What's the treatment for colon cancer?
Different types of treatment are available for patients with colon cancer. Some treatments are standard (the currently used treatment), and some are being tested in clinical trials . Before starting treatment, patients may want to think about taking
part in a clinical trial. Three types of standard treatment are used. These include the following:
Surgery is the most common treatment for all stages of colon cancer. A doctor may remove the cancer using one of the following procedures:
If the cancer is found at a very early stage, the doctor might take out the cancer without cutting into the abdomen. Instead, the doctor will put a tube through the rectum into the colon and cut the tumor out. This is called a local excision. If the cancer is found in a small bulging piece of tissue (called a polyp), the operation is called a polypectomy.
If the cancer is larger, the doctor will take out the cancer and a small amount of healthy tissue around it (bowel or colon resection). The healthy parts of the colon are then sewn together (anastomosis). The doctor will also take out lymph nodes near the intestine and look at them under the microscope to see if they contain cancer.
If the doctor is not able to sew the colon back together, he or she will make an opening (stoma) on the outside of the body to allow waste to pass out of the body. This procedure is called a colostomy. Sometimes a colostomy is only needed until the colon has healed, and then it can be reversed. However, if the doctor has to take out the entire lower colon, the colostomy will be permanent and the patient will need to wear a special bag to collect body wastes. This special bag, which sticks to the skin around the stoma with a special glue, can be thrown away after it is used. The bag does not show under clothing, and most people can take care of these bags themselves.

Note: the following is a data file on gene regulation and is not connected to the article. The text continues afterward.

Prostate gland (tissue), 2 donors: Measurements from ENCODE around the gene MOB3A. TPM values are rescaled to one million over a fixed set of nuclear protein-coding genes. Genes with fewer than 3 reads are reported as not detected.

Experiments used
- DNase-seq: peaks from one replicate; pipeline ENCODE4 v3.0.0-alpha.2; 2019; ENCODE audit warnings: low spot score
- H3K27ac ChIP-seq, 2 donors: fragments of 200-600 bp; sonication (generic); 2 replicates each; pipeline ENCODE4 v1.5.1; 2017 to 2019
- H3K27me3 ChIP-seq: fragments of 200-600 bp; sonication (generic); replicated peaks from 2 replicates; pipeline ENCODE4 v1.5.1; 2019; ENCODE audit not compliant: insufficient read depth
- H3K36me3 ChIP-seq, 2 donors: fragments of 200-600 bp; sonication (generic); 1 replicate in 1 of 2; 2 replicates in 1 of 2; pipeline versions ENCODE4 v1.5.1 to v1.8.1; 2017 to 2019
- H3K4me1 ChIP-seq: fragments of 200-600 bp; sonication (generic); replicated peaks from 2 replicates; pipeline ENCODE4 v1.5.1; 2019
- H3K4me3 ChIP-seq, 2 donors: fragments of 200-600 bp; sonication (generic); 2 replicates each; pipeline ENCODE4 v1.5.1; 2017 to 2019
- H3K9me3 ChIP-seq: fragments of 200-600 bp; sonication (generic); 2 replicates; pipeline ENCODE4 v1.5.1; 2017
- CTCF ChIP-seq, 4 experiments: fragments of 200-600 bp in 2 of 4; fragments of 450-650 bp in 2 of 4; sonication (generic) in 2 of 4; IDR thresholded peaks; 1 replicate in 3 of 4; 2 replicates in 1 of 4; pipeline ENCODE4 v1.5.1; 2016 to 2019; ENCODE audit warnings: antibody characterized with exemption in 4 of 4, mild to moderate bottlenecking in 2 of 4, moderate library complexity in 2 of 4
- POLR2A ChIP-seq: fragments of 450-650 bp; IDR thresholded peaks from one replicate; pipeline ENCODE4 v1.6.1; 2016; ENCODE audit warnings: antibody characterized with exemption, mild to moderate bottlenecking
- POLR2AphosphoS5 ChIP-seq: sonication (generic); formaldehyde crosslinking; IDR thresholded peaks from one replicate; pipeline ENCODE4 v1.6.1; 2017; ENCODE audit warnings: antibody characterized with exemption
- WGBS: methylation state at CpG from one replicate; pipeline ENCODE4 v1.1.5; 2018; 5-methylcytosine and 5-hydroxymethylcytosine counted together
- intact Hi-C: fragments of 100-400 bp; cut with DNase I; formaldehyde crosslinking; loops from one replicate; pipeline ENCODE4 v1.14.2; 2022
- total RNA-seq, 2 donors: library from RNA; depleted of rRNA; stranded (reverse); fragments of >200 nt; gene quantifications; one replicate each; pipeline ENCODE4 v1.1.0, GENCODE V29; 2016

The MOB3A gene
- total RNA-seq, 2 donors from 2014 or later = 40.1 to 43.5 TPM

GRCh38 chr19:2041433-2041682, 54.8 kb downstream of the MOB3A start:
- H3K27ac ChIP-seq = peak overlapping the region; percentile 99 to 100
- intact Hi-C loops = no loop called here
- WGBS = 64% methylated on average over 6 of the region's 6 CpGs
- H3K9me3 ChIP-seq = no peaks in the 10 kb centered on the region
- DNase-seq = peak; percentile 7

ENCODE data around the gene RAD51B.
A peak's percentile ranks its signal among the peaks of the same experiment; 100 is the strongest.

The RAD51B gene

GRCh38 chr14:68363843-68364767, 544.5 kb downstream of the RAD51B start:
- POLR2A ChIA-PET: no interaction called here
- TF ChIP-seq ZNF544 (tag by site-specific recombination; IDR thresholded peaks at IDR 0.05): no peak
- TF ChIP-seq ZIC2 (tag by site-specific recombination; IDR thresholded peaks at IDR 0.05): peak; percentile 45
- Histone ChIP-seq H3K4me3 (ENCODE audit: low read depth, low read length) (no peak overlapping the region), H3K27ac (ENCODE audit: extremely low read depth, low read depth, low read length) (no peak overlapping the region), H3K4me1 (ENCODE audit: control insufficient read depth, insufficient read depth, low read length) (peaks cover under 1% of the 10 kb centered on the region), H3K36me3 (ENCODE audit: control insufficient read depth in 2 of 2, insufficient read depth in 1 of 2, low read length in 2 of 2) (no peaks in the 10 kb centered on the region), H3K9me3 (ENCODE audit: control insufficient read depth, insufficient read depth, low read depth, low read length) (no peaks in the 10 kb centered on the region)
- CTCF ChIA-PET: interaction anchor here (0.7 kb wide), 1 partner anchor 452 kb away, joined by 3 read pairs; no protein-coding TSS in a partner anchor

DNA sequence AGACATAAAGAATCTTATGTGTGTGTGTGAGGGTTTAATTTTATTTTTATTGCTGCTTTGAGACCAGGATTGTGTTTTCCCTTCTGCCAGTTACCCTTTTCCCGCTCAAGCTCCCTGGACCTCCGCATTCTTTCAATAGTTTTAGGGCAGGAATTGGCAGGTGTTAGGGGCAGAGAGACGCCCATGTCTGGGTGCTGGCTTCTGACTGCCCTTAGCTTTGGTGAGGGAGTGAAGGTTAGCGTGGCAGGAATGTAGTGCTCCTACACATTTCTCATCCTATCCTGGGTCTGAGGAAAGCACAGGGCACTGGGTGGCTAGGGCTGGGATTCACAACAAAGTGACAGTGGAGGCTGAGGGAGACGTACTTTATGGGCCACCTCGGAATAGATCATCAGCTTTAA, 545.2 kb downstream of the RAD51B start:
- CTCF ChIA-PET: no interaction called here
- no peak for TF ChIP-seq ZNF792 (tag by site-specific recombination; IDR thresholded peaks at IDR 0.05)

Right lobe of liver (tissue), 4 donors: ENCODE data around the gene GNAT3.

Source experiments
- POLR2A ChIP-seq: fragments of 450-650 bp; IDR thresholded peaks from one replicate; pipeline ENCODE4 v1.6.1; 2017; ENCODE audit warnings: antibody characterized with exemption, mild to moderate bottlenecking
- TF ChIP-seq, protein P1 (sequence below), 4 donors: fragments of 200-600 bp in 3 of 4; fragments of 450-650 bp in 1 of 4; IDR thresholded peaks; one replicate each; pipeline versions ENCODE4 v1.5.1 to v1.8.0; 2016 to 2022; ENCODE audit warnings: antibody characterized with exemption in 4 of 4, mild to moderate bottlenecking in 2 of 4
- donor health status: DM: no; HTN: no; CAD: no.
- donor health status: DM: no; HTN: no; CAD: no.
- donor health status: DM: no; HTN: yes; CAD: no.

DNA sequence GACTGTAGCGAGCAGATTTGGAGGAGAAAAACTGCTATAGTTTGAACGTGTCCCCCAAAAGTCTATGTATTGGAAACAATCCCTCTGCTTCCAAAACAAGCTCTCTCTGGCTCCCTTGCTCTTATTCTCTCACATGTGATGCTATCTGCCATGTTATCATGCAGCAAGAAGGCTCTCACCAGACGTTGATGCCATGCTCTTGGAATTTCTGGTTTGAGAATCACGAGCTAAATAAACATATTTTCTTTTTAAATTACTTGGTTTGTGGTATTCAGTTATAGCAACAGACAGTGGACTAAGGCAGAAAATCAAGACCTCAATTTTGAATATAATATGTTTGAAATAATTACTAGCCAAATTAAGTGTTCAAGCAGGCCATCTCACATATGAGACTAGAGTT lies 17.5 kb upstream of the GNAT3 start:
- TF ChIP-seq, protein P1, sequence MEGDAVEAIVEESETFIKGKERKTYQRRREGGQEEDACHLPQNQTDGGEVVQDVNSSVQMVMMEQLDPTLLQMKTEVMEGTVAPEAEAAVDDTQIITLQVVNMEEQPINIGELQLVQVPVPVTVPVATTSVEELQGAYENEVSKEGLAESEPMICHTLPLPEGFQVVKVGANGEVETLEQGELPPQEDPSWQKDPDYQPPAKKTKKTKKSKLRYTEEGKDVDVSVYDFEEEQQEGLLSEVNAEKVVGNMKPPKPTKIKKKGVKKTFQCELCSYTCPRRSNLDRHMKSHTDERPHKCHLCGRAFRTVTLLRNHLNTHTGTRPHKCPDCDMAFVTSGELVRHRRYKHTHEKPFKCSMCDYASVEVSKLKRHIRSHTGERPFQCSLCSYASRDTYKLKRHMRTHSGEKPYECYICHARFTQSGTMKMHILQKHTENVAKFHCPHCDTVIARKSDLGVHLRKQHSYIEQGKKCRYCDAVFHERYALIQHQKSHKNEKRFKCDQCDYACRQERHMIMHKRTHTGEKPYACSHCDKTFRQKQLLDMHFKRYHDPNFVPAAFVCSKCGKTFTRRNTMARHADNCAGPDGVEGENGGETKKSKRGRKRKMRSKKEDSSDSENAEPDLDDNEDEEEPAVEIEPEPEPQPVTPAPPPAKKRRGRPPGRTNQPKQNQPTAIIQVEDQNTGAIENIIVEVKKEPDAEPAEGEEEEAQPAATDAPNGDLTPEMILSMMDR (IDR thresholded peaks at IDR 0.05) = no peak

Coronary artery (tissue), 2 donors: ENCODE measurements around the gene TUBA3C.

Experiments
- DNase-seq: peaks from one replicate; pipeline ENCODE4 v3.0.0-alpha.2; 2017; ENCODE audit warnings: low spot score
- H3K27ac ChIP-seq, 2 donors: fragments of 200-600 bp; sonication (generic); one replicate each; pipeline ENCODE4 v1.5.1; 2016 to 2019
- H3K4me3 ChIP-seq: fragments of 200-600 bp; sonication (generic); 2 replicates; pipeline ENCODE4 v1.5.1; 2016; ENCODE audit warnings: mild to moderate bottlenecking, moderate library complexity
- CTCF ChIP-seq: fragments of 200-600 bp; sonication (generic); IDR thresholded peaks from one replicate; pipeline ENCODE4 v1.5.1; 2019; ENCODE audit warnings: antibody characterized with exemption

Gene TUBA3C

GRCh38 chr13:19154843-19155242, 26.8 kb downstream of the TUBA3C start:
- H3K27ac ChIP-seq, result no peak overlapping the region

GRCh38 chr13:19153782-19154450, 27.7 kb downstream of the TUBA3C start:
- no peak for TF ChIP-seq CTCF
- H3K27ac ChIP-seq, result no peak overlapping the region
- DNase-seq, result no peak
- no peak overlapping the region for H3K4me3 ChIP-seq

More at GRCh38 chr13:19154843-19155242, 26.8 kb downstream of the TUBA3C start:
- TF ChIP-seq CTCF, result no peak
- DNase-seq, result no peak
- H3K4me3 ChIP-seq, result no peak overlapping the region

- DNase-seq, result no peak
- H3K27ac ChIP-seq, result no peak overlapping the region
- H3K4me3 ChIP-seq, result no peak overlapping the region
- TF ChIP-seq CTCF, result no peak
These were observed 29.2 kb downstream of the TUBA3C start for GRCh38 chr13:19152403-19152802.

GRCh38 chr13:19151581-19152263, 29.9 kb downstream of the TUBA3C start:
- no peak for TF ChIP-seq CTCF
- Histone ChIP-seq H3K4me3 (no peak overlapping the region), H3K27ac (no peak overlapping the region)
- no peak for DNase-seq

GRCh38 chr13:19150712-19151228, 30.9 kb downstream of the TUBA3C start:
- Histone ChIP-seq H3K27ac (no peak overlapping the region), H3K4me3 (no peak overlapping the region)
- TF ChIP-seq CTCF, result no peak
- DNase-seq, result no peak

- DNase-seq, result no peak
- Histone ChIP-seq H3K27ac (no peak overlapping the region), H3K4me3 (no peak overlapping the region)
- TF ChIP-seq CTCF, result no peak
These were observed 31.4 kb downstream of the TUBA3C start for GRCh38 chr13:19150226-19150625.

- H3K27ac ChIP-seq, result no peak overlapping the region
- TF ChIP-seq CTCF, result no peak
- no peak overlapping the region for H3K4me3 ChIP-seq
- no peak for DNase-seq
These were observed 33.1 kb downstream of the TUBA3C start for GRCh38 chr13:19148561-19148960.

Chemotherapy: Chemotherapy is the use of drugs to kill cancer cells. Most anticancer drugs are injected into a vein (IV) or a muscle; some are given by mouth. Chemotherapy is a systemic treatment, meaning that the drugs flow through the bloodstream to nearly every part of the body to kill cancerous cells. It is generally given in cycles: a treatment period is followed by a recovery period, then another treatment period, and so on. If the cancer has spread to the liver, the patient may be given chemotherapy directly into the artery going to the liver. If the doctor removes all the cancer that can be seen at the time of the operation, the patient may be given chemotherapy after surgery to kill any cancer cells that are left. Chemotherapy given after an operation to a person who has no visible cancer cells is called adjuvant chemotherapy. The way the chemotherapy is given depends on the type and stage of the cancer being treated.
Radiation therapy: Radiation therapy is a cancer treatment that uses high-energy x-rays or other types of radiation to kill cancer cells. There are two types of radiation therapy. External radiation therapy uses a machine outside the body to send radiation toward the cancer. Internal radiation therapy uses a radioactive substance sealed in needles, seeds , wires, or catheters that are placed directly into or near the cancer. The way the radiation therapy is given depends on the type and stage of the cancer being treated.
Biologic therapy: Biologic therapy is a treatment that uses the patient's immune system to fight cancer. Substances made by the body or made in a laboratory are used to boost, direct, or restore the body's natural defenses against cancer. This type of cancer treatment is also called biotherapy or immunotherapy.